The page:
Want to know the secret cook in the data science kitchen? It’s your DBA. They don’t just slave away on your behalf, optimizing queries and preventing resource contention. They also do their own analyses, proactively finding and fending off problems and even intrusions.

To do all this, developers often have code or tools of their own running on a local SQL Server instance. However, rather than install some other tool on the server and pass data through the SQL Server security boundary, doesn’t it make more sense to use the Python or R capabilities provided by Machine Learning Services? Simply by enabling the external script execution feature, the DBA gains the ability to push event logs to Python inside the SQL Server security boundary and do some cool analytics. Like, for example:

  • Looking for a more sophisticated method of analyzing log data? Try clustering or sequence analysis in R or Python.
  • Tired of "reinventing the wheel" in T-SQL? Put R in SQL functions to perform complex statistics on all your data.
  • Need to detect patterns of intrusion or patterns of user behavior from event logs? Check out the process mining packages in R or Python.

For example, a fun use for Python/R in the database engine is to embed specialized statistical computations functions inside stored procedures. This bit of R code fits a multivariate linear regression model:

lm(y ~ x1 + x2)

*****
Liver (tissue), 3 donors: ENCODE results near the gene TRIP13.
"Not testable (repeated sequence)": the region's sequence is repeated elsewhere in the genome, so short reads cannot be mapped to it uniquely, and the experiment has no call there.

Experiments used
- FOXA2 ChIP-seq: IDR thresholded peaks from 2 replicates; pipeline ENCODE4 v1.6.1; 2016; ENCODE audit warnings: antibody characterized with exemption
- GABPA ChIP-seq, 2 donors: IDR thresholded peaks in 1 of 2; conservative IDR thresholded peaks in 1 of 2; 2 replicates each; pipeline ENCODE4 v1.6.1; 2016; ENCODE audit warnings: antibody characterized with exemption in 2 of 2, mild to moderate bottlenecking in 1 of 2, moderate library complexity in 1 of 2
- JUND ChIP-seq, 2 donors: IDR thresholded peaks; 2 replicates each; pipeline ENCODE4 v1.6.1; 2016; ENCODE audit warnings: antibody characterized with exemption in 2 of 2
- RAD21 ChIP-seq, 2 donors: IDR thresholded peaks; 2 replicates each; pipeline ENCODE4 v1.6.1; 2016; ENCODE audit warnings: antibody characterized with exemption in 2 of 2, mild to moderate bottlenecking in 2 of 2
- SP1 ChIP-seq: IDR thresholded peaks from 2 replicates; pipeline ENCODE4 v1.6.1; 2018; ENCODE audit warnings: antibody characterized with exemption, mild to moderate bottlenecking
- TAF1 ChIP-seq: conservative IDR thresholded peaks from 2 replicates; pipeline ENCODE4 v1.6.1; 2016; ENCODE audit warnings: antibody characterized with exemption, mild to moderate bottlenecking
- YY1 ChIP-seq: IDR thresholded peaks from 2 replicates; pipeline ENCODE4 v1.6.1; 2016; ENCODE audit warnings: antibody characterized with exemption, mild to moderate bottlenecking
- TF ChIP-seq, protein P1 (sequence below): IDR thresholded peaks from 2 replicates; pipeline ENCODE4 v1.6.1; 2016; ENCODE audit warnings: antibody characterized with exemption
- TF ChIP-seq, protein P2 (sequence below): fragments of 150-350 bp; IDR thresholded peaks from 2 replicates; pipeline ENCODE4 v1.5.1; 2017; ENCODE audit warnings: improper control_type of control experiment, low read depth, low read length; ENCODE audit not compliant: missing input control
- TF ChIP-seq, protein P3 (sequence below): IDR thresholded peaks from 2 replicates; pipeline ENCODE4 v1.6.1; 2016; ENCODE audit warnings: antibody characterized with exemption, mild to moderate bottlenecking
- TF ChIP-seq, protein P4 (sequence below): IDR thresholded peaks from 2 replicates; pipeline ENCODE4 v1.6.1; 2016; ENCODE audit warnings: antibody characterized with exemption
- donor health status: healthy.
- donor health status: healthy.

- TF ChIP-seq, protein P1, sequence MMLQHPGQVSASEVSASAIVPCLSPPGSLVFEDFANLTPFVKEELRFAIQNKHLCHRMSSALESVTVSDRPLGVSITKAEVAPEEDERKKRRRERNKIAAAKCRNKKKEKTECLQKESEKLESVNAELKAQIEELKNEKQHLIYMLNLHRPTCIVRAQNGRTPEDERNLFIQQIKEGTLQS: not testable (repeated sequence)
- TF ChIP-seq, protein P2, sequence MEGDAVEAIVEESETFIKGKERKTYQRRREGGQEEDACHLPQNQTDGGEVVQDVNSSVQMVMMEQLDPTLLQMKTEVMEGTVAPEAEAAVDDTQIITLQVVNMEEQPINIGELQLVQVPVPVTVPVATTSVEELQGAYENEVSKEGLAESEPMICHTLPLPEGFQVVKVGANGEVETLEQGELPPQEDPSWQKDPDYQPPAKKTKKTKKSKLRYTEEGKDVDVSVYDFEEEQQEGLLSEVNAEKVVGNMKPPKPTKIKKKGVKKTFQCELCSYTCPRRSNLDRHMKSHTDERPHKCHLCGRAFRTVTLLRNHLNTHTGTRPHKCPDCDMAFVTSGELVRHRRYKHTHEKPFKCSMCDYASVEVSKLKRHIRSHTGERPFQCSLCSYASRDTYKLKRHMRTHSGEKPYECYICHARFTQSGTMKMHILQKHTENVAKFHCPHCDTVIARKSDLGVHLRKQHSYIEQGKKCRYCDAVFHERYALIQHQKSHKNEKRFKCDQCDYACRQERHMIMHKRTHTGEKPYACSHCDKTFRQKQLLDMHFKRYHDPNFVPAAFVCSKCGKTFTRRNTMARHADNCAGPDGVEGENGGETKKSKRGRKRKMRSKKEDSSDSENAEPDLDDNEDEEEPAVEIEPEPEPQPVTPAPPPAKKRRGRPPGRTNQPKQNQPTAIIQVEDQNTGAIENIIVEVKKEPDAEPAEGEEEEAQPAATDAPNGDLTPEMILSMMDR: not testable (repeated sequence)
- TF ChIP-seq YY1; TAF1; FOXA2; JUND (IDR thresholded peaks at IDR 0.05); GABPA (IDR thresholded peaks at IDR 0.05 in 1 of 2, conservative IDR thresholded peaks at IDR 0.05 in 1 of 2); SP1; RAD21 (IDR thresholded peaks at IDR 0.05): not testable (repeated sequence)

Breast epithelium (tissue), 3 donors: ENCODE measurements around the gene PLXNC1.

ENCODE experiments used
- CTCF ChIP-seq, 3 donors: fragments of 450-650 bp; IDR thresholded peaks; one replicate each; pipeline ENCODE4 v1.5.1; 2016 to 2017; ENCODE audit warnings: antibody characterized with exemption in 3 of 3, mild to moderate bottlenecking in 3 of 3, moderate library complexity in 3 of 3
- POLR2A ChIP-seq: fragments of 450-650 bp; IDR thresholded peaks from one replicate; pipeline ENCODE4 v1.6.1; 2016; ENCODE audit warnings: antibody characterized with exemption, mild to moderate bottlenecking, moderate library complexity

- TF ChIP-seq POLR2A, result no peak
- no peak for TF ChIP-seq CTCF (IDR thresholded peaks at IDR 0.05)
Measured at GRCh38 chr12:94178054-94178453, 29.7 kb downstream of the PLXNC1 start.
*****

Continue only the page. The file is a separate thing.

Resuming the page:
If you like a challenge, you could always implement it entirely in T-SQL. But using R or Python sure is a shortcut! To see other examples of what you can do with a few lines of R, look up "R one-liners."

For some additional ideas of how a DBA might have fun with R, I recommend this book by a long-time SQL MVP and a Microsoft PM: SQL Server 2017 Machine Learning with R: Data Exploration, Modeling and Advanced Analytics byTomaž Kaštrun and Julie Koesmarno. The book is a departure from the usual "data science"-centered discussions of Python and R and is written with the database pro in mind. It includes multiple scenarios where R is applied to typical DBA tasks.

Conclusion

My goal was to demonstrate that running Python (or R) in SQL Server is a fun, flexible, and extensible way to do machine learning. Moving from the kitchen to the factory is a true paradigm shift that requires coordination as well as innovation, and flexibility in the choice of tools and processes. Here’s how the new process-oriented, scalable, commercial data science kitchen works:

  • Your data scientist contributes code that has been developed and tested in Python, then optimized by the new options in revoscalepy.
  • Your DBA brings to the table the ability to keep data optimized through the model training and scoring processes and guarantees security of your product.
  • Your data architect is busy cooking up new ideas for using R and Python in the ETL and reporting.

Stone soup? Sure, the combination of ingredients—SQL Server plus an open source language—might seem like an odd one, but in fact they complement each other well, and the results improve with the contribution of each tool, cook, or bit of data.